Pull up a chair in my domestic church and let's chat!

I have worn many labels (Not in any particular order): Catholic, Wife, Mom,Gramma, Doctor, Major, Soccer Mom, Military Wife, Professor, Fellow.

All of these filter my views of the world. I hope that like St. Monica, I can through prayer, words and example, lead my children and others to Faith.
"The important thing is that we do not let a single day go by in vain without putting it to good use for eternity"--Blessed Franz J├Ągerst├Ątter

Thursday, October 25, 2007

What He Said!

While I am talking about Religious Education, please read this pastoral letter on Confirmation by Bishop Corrada del Rio. I hope more diocese take on this evaluation of their confirmation preparation programs and make it more visibly the Sacrament of Initiation that it is meant to be. This discussion of the interrelatedness of the Sacraments is outstanding. Do take the time to read the whole thing, but here is a small excerpt.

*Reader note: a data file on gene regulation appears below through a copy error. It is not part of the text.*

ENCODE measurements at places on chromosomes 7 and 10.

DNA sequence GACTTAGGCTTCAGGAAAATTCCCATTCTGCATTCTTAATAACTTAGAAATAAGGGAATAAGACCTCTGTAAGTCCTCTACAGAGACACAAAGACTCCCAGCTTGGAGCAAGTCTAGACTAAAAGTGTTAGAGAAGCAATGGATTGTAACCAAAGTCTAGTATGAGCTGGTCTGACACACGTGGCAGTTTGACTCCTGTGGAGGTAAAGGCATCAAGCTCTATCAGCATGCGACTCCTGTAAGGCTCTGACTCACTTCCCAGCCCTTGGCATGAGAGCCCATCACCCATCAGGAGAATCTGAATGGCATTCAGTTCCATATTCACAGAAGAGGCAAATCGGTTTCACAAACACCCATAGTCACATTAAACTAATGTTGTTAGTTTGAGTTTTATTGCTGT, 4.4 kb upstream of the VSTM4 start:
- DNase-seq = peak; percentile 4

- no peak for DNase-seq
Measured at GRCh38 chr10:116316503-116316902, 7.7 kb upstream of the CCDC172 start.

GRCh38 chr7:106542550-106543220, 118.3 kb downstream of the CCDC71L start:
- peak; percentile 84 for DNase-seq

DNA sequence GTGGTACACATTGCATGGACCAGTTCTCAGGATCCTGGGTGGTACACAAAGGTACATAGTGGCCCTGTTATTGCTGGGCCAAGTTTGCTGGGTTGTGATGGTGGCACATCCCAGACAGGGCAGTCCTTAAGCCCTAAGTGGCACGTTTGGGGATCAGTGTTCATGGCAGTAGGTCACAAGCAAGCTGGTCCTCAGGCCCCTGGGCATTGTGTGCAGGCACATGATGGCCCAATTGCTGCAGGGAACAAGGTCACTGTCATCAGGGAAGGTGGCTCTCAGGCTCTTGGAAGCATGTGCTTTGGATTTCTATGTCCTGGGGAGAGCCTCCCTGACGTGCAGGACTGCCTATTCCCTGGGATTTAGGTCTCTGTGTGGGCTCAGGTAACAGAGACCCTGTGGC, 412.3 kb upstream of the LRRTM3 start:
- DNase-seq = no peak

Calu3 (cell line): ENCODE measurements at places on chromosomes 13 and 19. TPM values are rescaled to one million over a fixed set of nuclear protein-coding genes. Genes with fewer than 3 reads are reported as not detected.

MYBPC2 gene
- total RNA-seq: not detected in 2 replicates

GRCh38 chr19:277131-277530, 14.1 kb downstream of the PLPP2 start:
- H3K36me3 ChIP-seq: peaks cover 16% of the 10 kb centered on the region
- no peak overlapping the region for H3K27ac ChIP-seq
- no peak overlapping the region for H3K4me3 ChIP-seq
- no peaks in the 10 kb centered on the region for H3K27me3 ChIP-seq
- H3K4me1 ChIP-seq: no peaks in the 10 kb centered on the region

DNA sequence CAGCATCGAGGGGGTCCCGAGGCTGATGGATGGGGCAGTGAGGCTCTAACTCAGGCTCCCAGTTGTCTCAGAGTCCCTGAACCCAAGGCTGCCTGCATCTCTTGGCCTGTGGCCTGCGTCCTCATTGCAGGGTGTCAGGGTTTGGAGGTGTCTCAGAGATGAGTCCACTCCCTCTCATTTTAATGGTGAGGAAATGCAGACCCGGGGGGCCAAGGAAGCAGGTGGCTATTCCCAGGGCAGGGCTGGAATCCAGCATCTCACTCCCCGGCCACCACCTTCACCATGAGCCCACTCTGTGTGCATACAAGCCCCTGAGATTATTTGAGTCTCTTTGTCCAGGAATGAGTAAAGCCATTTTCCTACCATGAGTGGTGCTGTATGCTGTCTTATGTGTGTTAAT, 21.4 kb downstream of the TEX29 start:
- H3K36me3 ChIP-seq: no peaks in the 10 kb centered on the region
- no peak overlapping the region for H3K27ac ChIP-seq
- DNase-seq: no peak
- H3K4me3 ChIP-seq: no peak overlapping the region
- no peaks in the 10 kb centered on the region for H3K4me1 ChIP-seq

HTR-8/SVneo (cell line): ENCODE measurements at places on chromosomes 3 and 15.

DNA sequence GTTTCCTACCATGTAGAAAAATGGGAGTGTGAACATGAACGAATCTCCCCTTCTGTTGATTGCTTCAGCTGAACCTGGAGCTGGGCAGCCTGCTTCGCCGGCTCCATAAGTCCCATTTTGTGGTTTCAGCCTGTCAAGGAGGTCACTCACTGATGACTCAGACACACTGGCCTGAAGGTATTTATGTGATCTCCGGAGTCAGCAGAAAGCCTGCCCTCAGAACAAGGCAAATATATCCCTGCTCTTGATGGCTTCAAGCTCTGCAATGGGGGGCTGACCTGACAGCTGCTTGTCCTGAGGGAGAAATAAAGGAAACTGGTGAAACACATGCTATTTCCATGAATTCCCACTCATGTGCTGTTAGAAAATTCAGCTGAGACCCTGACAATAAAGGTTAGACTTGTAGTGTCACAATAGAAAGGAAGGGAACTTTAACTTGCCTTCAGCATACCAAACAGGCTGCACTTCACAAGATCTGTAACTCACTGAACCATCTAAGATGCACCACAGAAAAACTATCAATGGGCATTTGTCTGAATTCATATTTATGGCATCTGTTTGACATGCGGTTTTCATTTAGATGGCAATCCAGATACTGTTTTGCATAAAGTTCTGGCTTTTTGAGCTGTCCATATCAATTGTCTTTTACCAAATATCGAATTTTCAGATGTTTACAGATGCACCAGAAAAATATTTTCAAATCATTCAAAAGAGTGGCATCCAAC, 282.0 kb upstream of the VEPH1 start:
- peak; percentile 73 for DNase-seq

We can see, then, the relationship of the Sacraments of Initiation to the liturgy and to the Call to Holiness. The sacraments draw humanity into the truth and love of God revealed in Christ, thereby disposing the faithful to live this love more deeply in their daily lives of Christian freedom and witness. The celebration of the sacraments are themselves supreme witnesses to the truth of the Gospel. Above all, this is true of the Eucharist, during which the Gospel message and the Church are made manifest (see SC 6-8, LG 26). The relation of Baptism and Confirmation to the Eucharist becomes clear; each prepares a person to take his appointed place within the life of the Church. Baptism makes one a member of Christ's Body, the Church, sharing in the apostolic mission as a child of God offering Him spiritual worship (see CCC 1213). Confirmation is given to strengthen the baptized that they might be more perfectly bound to the Church and, as true witnesses of Christ, spread and defend the faith by word and deed (see CCC 1287). Like Christ, the confirmed have been anointed by God to "bring glad tidings" (see Luke 4:18). In the Eucharist, those who have received the baptismal priesthood and the anointing of confirmation publicly proclaim the Gospel in union with the whole Church as they participate in the Lord's own sacrifice (see CCC 1322). Thus, fully-initiated Christians render glory to God, grow in holiness, and announce the Good News until Christ comes again in glory.

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